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Arctic Diary – Summer at CFS Alert - July 2002

We are returning to Alert to collect data and photographs of Arctic shorelines to compare to satellite radar images. We will study the same places in both winter and summer to understand how accurately the radar is recording coastline features. Even though it is the middle of July, there is still ice floating in the Lincoln Sea that surrounds CFS Alert. The landscape looks different each day as the wind and tides move the ice chunks in and out of the bays and inlets.
In satellite images, huge ice chunks that get beached on the shoreline cause radar reflections that make them look similar to a rocky coastline. These satellite images can be confusing for the people trying to create accurate maps of the Arctic.
As we travel around the area, we discover many different types of terrain. Between two hills a lush tundra meadow has so many tiny white cottongrass blooms growing out of the moss-covered ground, it almost looks like snow. The ground is quite moist due to run-off from melting glacial ice on the hillside.
In contrast to the green valleys, the top of a hillside near Hilgard Bay looks like a barren moonscape. This pile of rocks was likely deposited on this high ground by glaciers moving over the land thousands of years ago.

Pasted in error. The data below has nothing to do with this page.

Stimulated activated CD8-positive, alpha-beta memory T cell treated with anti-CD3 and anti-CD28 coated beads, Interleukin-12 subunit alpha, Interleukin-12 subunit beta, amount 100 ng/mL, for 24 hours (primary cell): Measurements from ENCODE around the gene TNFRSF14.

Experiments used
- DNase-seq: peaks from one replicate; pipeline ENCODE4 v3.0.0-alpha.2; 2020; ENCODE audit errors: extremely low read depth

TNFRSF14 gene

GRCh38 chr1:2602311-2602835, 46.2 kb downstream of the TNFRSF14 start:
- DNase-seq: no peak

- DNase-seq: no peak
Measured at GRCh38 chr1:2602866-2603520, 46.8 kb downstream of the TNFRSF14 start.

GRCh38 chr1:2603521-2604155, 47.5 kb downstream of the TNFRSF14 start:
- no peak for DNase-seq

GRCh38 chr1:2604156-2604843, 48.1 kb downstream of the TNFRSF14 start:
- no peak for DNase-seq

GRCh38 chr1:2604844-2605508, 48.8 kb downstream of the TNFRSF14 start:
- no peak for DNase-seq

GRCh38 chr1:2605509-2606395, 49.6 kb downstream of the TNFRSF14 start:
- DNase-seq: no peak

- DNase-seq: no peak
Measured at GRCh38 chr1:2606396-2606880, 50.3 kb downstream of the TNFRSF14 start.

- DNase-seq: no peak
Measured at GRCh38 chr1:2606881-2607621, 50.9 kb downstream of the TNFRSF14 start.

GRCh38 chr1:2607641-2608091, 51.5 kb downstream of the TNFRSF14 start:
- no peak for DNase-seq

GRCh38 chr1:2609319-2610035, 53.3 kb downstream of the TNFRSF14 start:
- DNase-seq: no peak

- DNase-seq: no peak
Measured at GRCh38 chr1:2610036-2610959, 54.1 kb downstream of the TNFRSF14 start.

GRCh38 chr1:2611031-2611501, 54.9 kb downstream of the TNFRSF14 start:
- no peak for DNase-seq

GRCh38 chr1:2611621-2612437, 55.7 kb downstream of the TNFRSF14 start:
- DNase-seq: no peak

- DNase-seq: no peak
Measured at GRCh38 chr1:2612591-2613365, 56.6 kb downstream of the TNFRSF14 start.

In summer the run-off from melting snow and ice carve deep troughs into the soft clay at the bottom of the hills.
As we rest at the top of the hill, an Arctic fox is not shy about approaching us. His dark fur blends in well with the rocky landscape, and his lightweight summer coat makes him look smaller than the foxes we saw at our winter camp. Foxes feed on many things, including the eggs and nestlings of ground-nesting birds in the summer months.

A small group of Peary's caribou, grazing on the vegetation near Alert, is very curious about us as we travel past them. These animals, which are an endangered species, can eat a wide variety of plants, including lichen.
The hardy Arctic willow grows close to the dry, stony ground during the short growing season, far above Canada's tree line.

During an excursion to Dean Hill, we discover why the personnel at CFS Alert call it "Crystal Mountain". A bit of prodding with our boots on the loose slate and shale rock that covers the mountain surface easily reveals quartz crystal formations.
A technician from the Canadian Hydrographic Survey checks the water level elevation at Alert Inlet. They have installed tide gauges that will automatically measure water and atmospheric pressure for a long-term study to see if there are any changes in sea level around the Arctic Ocean. These changes can be caused by a natural decompression of the earth's crust.

Canadian Forces personnel at CFS Alert celebrate the "warm" days of their short summer season with a Polar Dip into the Arctic waters. It is a brief but memorable swim when the temperature hovers around freezing.

Week Five / Arctic Diary/ Navigation Experiments - April 2003